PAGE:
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Rise in UK fixes for cosmetic surgery abroad

More corrective work done over the last five years

British plastic surgeons are repairing increasing amounts of botched cosmetic work done abroad, a study has revealed.

Many patients are going overseas for cut-price cosmetic procedures such as facelifts and tummy tucks – but some are returning home with problems and inadequate aftercare.

The British Association of Aesthetic Plastic Surgeons said a third of its members have reported doing ‘much more’ corrective work over the last five years.

Complications are usually left to the British system to treat

Douglas McGeorgePresident of BAAPS

Lack of aftercare

Some of the cases seen by BAAPS members included severe wound infections, tissue loss and a facelift patient who had not even had her stitches removed before returning to the UK, where she then had to pay to have it done.

Almost all surgeons said they were concerned with the lack of aftercare provided.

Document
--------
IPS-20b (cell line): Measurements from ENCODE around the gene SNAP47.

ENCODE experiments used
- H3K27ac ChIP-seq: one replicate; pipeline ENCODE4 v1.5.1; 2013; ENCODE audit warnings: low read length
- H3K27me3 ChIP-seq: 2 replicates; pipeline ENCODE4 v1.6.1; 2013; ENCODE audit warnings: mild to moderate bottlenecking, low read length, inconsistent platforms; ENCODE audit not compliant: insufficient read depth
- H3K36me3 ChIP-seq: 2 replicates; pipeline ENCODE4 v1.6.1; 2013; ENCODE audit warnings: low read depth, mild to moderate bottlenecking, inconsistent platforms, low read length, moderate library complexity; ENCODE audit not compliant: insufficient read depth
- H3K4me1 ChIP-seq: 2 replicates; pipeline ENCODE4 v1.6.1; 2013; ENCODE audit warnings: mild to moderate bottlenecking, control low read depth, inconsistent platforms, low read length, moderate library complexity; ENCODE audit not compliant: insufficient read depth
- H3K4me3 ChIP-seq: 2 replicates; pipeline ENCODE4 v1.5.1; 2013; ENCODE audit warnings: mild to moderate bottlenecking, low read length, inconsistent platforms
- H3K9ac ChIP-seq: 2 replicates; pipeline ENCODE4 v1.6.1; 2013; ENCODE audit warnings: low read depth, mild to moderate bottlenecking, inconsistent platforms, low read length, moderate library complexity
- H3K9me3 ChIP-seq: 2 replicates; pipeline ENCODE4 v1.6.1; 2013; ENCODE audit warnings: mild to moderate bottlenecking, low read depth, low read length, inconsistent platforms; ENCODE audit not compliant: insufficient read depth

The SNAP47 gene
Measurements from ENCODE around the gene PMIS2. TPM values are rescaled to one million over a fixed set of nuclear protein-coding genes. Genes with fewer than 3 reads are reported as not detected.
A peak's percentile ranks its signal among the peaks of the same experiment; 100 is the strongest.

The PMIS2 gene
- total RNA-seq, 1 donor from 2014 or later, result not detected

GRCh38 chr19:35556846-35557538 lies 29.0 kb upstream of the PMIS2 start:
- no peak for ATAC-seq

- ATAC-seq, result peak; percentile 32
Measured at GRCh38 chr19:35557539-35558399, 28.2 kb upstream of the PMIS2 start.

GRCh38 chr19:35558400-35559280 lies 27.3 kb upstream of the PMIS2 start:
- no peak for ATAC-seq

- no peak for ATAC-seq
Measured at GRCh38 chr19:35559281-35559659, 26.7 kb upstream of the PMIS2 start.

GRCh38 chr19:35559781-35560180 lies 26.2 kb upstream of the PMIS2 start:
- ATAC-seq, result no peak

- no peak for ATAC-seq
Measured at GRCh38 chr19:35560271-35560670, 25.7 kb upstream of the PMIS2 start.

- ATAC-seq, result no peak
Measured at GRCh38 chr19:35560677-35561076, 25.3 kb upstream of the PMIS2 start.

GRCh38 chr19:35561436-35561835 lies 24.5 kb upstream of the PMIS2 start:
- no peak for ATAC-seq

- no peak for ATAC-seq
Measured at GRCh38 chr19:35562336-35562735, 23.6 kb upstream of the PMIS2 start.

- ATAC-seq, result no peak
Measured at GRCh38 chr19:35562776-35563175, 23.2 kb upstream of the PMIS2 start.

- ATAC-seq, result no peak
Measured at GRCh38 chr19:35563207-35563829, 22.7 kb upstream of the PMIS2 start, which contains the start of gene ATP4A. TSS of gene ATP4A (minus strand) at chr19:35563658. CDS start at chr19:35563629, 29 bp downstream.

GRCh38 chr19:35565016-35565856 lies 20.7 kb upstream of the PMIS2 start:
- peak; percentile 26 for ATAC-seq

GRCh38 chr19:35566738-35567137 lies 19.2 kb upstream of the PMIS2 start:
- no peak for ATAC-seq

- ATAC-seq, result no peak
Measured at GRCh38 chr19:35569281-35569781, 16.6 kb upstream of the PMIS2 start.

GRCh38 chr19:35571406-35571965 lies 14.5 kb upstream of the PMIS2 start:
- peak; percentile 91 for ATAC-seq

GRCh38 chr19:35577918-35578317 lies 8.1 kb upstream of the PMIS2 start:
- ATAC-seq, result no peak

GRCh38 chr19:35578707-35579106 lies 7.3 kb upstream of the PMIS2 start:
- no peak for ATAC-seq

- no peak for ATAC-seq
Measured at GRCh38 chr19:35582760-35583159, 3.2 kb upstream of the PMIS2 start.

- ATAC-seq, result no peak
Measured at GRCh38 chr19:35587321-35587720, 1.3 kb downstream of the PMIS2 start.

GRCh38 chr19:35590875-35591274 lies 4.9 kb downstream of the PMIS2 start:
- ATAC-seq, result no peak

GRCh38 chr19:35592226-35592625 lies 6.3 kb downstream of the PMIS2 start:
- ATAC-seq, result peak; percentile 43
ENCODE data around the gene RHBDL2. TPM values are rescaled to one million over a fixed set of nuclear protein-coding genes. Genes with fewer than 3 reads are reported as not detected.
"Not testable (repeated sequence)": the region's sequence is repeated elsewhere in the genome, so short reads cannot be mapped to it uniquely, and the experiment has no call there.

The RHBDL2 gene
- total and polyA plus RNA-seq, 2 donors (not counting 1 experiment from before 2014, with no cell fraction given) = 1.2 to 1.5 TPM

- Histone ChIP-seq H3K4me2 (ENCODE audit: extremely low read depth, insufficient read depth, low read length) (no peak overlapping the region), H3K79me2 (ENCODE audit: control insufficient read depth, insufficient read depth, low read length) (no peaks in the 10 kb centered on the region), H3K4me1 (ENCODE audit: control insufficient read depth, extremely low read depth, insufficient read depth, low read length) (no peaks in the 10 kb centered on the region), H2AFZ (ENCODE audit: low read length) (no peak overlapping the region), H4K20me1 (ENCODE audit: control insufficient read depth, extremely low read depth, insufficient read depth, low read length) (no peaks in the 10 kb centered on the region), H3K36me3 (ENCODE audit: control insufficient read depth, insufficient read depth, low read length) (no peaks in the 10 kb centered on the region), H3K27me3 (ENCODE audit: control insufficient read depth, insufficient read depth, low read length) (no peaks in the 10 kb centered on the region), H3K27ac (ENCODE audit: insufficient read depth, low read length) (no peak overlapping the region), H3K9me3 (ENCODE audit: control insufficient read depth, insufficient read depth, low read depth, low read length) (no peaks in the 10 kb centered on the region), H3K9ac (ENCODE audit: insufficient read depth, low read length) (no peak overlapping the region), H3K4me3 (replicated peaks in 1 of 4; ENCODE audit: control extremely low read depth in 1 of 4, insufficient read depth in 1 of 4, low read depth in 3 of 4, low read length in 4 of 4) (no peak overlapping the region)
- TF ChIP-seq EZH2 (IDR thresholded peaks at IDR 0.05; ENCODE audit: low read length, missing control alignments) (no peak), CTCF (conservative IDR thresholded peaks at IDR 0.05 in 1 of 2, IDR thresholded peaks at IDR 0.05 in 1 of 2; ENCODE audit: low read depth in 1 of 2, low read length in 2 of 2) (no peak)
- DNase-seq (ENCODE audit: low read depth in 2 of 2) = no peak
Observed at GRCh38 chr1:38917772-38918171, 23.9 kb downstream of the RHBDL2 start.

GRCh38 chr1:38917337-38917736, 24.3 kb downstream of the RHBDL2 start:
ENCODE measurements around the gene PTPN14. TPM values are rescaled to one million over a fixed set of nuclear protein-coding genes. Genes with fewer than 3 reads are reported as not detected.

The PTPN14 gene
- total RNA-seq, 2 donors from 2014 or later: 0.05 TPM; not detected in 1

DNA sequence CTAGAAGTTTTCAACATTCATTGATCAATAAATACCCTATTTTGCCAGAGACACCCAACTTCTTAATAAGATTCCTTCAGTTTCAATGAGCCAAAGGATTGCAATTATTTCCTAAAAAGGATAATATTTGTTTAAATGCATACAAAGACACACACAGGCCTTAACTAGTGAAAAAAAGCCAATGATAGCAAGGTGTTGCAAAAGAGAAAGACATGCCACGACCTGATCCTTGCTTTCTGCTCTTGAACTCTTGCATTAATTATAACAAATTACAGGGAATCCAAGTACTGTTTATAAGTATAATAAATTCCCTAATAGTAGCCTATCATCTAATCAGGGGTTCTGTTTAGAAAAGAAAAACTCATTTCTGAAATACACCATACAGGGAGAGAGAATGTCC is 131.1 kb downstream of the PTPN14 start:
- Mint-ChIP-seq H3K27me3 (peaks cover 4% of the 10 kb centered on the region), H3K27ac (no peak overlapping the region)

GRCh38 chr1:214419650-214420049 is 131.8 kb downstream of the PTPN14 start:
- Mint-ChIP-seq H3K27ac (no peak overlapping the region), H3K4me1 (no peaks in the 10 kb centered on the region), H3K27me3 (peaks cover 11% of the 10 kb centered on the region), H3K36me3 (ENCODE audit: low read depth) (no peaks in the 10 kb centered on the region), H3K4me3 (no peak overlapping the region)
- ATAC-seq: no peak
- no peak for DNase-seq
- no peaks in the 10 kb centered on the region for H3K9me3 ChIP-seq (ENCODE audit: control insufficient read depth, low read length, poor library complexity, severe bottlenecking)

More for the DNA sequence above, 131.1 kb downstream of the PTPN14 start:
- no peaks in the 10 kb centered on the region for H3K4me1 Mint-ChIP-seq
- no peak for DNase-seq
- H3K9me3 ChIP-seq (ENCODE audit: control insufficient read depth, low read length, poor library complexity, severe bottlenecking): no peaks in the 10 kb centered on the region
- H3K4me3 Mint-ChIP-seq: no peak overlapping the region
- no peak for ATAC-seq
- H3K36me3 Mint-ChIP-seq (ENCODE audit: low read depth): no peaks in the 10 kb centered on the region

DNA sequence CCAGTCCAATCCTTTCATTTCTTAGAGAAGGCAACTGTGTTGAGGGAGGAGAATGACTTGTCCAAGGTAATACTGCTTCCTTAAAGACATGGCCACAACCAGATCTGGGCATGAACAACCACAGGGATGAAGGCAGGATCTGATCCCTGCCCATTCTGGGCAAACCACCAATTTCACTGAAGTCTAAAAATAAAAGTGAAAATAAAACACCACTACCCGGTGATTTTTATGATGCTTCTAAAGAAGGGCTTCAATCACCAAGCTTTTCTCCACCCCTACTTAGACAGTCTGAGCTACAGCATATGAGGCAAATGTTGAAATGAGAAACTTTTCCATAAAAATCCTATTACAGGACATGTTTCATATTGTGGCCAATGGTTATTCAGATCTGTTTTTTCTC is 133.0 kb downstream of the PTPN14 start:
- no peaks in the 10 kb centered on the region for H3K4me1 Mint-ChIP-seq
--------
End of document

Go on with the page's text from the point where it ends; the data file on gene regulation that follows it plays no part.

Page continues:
Poland causes most problems

Surgeons were also asked which countries some of these patients had chosen for their surgery.

More than half saw dissatisfied patients from Poland, followed by 44% seeing patients from South Africa and 36% who had seen problem cases from Belgium.

Douglas McGeorge, president of BAAPS and a consultant plastic surgeon, said: ‘My experience with patients has shown that counselling is inadequate – the individuals have no idea of the standards of care in the country they are visiting and no knowledge of the abilities or experience of the surgeon.

‘Follow-up is difficult.’

Research is vital

Nigel Mercer, BAAPS president-elect and consultant plastic surgeon, said: ‘This survey has shown how important it is for patients to thoroughly research every aspect of the procedure they are considering – the risks and benefits, the surgeon and their own expectations.

‘Patients should be careful not to base choices on discounts, price and other marketing tactics, they need to make the best choice for their individual needs.’

Which? is concerned that there is no formal regulation for the cosmetic treatments industry in this country. In a boom sector there is a real risk that in the rush to make money some businesses will cut corners.

Anyone wanting more information on cosmetic procedures can use our interactive guide to cosmetic procedures. Alternatively, see www.baaps.org.uk or contact the advice line on 020 7405 2234.

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